My latest novel is my first psychological thriller called Storyland. It combines elements of horror, mystery, suspense and the supernatural into a tale about the past coming into the present and the damage it can do. It’s got elements of a detective story, a ghost story, and other forms of fiction that becomes very personal, very internal, and, by doing so, even more, terrifying than the novels I have written with other-dimensional monsters or vicious dogs eating people.

How do we, as authors, face down the darkness when it knocks on our mental doors and demands to be given a voice? Storyland takes some very dark turns, especially near the end, and the reader is compelled down very dark corridors and the characters are forced to face some truly horrifying truths.

How does a writer deal with this?

The world is darkness

The world is a dark place. The common analogy is to look up at the night sky. There is more darkness than light, so is the darkness winning? No, goes the answer (and yes this was in the first season of True Detective), at one time it was nothing but darkness. This means the pinpoints of light are getting brighter.

Of course, the world is very dark and it seems to be getting darker. The truth, I think, is that the world has always been dark. There was never a time when the world was bright and rosy and filled with sunshine and unicorns. There was just not an internet or handheld computers or 24-hour news sources to shine in all of the dark areas at all hours of the day and every week of the year. It seems darker, but that’s just because the lights we shine around us is brighter and wider.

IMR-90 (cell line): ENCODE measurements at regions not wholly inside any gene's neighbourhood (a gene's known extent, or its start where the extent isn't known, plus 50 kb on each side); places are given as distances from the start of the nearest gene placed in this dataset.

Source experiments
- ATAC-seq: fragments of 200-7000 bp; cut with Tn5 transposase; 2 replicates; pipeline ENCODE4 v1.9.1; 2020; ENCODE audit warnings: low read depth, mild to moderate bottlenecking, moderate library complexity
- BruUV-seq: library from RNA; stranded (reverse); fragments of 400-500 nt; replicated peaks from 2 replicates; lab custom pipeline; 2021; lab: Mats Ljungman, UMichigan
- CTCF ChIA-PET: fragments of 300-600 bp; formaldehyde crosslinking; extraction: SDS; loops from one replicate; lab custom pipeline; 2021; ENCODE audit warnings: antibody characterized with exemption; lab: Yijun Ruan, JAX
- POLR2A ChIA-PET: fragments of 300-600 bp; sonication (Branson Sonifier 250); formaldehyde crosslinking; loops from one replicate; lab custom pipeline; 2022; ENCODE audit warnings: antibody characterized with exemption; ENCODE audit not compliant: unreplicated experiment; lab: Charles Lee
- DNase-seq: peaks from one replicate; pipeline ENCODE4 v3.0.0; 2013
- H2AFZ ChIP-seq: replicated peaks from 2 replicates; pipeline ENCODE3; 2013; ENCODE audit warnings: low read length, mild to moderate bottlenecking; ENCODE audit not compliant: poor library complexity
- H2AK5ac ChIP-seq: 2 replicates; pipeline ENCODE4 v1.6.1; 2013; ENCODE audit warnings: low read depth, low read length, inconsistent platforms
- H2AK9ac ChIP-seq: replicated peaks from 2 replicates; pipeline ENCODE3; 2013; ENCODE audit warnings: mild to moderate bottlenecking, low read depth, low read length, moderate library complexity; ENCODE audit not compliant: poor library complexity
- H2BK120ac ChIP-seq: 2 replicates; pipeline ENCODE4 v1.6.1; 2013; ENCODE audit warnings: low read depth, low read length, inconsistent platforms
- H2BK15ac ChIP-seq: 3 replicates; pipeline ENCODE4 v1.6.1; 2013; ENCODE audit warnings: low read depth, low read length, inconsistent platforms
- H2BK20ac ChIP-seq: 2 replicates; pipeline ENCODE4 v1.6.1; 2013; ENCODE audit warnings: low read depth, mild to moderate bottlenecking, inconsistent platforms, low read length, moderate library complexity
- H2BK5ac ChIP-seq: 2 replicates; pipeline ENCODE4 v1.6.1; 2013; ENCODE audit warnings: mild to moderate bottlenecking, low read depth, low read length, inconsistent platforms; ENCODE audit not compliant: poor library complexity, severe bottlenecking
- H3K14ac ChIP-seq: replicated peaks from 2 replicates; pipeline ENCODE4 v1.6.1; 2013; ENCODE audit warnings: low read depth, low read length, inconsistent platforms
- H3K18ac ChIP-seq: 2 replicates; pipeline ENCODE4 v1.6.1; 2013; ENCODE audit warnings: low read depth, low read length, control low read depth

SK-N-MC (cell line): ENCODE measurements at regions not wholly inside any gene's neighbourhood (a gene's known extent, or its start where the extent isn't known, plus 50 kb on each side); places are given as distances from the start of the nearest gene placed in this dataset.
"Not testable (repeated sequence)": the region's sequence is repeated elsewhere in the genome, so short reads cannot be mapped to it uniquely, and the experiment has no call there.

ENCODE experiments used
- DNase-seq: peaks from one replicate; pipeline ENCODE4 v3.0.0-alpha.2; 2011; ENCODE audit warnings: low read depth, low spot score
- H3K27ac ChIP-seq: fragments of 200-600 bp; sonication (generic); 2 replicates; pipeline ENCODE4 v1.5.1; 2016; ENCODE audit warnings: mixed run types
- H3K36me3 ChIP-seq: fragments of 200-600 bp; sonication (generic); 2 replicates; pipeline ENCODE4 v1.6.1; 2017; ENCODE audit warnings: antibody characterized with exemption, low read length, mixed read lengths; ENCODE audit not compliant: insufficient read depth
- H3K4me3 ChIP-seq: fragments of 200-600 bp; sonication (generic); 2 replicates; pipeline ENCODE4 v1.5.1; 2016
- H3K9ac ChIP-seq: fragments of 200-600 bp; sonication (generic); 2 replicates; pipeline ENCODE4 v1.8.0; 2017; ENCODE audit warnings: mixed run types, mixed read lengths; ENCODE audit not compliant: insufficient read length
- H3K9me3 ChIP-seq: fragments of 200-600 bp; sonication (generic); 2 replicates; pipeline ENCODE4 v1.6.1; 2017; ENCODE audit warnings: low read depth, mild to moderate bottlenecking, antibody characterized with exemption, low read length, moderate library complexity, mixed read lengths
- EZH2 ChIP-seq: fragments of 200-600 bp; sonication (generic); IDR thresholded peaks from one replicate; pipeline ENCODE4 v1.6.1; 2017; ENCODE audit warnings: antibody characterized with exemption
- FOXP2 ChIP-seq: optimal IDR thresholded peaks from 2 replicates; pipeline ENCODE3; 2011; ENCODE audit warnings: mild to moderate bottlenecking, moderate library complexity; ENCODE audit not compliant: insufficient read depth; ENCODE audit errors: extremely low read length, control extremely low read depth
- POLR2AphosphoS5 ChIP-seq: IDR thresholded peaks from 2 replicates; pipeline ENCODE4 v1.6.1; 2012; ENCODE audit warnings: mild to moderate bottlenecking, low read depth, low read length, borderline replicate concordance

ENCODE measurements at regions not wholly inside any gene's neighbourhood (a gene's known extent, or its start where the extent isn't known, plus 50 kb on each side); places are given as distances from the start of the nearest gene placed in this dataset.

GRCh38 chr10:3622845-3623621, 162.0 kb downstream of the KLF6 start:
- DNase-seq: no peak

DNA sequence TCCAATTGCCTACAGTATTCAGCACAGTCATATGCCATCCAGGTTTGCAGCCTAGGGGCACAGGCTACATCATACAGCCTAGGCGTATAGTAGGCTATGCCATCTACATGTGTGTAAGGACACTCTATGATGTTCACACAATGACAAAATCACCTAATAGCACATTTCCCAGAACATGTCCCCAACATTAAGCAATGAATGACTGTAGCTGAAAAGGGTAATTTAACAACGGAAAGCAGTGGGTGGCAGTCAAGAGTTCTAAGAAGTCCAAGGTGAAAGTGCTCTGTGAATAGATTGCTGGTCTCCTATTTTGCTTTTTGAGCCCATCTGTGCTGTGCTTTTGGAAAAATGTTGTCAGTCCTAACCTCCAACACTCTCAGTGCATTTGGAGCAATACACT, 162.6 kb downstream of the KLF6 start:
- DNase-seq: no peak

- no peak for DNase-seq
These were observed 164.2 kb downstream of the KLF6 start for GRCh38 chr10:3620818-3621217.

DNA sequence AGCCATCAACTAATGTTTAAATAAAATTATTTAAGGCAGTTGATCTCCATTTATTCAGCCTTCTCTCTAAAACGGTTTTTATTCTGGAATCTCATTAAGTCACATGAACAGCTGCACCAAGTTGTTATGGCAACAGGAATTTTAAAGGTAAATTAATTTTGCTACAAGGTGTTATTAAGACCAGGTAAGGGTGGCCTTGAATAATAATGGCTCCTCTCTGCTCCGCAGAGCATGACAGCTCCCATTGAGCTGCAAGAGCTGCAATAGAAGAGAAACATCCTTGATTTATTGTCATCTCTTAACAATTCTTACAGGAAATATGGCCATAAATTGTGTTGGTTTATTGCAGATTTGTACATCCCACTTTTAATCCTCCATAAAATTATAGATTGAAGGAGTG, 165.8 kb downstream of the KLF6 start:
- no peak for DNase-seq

Fictional darkness helps us deal

I am a firm believer that horror novels and dark movies and other things do not encourage people to go further into the darkness. A violent video game or movie does not lead to someone deciding to commit murder. It may push someone with violent tendencies to explore them, but Storyland is not likely to turn a relatively normal person into some psycho-killer. I feel that frightening ourselves with horror, thrillers and suspense stories like Storyland help us cope with the darkness in the world. They are some more bright points of light like the ones we see up in the night sky.

Every time we do something that makes our hearts beat faster reminds us how glorious it is to be alive. This includes thrilling things like jumping out of airplanes or riding a roller coaster. Some of us, however, prefer to get our thrills in the world of fiction by reading horror, watching horror or reading about the darkness.

A celebration of light

Reading about the darkness, watching the darkness, helps us to celebrate the light. We recognize the good parts of the world. We realize how great it is to be alive. The fictional darkness helps us deal with the real-life darkness, and find a way into the sunshine.

Horror has its place and those of us who write about it, or film it or create art about it, help the rest of the world deal with the blackness and recognize the brightness.

 Storyland is a terrifying thriller and suspense novel available now for Kindle and in print editions at Amazon.

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